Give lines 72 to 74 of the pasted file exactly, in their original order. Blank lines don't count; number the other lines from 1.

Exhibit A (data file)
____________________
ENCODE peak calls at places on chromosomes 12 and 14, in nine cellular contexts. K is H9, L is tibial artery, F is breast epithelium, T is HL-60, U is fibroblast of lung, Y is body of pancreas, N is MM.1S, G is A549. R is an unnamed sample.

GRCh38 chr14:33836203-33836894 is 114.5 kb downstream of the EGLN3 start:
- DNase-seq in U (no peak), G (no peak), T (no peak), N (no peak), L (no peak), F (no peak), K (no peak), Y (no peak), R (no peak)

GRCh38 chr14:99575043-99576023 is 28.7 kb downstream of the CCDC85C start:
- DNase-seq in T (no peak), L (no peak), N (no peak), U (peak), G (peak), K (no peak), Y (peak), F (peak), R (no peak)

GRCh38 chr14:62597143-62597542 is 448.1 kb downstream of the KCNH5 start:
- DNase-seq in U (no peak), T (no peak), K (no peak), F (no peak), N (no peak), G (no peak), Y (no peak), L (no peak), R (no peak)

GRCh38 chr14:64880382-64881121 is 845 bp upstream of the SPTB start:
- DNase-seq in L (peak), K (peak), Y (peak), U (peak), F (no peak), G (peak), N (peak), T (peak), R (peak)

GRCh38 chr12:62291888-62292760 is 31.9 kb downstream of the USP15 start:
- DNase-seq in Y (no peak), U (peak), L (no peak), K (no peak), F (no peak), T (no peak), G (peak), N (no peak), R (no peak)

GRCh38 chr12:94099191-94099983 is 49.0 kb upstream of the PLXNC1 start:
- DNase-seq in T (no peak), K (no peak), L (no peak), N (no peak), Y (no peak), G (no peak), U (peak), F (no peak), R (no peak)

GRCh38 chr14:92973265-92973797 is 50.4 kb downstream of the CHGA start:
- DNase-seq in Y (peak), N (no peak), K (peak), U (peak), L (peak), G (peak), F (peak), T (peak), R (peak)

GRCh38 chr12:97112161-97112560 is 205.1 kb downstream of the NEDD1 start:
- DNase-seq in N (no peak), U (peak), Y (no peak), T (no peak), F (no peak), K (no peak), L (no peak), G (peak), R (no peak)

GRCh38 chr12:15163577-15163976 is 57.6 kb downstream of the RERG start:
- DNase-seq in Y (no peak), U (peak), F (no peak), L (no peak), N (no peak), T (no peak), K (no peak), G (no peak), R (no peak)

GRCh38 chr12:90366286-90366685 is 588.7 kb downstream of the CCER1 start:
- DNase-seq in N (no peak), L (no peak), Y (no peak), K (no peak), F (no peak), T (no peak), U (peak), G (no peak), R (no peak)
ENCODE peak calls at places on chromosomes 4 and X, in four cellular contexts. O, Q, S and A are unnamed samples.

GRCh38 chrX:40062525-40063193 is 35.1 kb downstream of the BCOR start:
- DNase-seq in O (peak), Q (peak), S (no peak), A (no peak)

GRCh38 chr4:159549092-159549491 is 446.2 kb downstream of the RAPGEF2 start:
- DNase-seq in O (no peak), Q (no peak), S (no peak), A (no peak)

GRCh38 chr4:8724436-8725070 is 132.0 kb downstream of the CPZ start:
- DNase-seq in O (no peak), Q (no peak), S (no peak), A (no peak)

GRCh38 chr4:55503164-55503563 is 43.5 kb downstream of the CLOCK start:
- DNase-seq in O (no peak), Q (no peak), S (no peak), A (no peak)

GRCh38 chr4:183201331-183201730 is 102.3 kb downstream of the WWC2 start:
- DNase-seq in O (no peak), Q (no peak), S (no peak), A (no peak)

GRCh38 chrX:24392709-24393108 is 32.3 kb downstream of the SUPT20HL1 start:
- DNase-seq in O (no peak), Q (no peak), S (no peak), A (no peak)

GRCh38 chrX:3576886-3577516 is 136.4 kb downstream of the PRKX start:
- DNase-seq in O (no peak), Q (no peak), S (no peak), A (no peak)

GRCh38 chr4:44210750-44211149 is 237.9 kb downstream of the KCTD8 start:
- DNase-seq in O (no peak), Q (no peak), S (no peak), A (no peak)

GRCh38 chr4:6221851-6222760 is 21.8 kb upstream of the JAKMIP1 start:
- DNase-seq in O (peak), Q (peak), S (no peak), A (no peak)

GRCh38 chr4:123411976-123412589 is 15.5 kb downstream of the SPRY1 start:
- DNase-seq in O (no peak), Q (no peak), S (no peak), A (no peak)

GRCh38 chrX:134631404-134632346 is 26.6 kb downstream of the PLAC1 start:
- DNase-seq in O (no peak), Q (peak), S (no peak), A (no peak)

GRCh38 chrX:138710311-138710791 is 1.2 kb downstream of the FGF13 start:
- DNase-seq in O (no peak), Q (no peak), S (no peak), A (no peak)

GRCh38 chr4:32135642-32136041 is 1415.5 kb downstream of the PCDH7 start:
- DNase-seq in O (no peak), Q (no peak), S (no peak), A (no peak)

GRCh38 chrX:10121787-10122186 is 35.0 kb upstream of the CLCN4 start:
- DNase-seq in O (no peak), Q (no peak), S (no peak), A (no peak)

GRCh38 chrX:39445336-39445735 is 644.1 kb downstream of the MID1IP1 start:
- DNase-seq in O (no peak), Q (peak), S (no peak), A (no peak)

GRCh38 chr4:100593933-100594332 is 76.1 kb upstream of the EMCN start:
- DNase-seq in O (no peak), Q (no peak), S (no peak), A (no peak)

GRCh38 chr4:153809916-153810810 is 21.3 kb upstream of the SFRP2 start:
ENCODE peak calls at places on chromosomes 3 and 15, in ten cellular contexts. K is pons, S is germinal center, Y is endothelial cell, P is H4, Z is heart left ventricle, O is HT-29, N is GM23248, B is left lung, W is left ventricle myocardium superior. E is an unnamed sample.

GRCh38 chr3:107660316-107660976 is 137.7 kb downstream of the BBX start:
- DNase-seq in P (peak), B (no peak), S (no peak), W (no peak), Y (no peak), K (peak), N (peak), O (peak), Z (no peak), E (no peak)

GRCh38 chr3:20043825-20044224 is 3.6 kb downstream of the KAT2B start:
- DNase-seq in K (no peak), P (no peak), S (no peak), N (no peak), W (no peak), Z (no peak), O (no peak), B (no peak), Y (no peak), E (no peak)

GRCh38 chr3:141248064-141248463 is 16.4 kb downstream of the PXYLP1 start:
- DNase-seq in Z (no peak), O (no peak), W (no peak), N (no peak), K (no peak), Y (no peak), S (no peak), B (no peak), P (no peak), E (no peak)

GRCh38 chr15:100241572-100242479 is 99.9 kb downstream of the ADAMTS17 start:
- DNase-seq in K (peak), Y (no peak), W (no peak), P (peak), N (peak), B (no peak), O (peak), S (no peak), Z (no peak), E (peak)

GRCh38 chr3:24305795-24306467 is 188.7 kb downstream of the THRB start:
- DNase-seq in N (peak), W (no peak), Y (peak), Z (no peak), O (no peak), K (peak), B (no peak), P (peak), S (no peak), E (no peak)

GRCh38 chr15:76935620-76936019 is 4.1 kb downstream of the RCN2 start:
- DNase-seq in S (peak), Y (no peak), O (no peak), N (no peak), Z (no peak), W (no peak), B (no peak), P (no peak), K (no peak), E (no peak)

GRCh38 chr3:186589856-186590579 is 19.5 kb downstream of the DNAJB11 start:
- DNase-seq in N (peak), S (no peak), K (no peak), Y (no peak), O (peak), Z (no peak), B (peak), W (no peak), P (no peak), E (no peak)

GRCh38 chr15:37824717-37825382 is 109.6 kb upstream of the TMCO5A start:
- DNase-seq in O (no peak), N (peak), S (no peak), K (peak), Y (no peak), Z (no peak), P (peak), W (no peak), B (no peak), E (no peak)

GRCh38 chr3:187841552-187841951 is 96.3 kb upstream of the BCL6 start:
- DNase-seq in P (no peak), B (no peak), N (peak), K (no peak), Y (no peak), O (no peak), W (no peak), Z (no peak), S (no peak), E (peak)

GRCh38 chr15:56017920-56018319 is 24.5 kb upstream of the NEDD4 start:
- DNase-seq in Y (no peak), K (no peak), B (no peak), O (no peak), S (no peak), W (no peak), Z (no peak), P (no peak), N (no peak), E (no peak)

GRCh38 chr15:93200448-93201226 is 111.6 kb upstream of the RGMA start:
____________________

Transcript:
- DNase-seq in O (no peak), N (peak), S (no peak), K (peak), Y (no peak), Z (no peak), P (peak), W (no peak), B (no peak), E (no peak)

GRCh38 chr3:187841552-187841951 is 96.3 kb upstream of the BCL6 start:
- DNase-seq in P (no peak), B (no peak), N (peak), K (no peak), Y (no peak), O (no peak), W (no peak), Z (no peak), S (no peak), E (peak)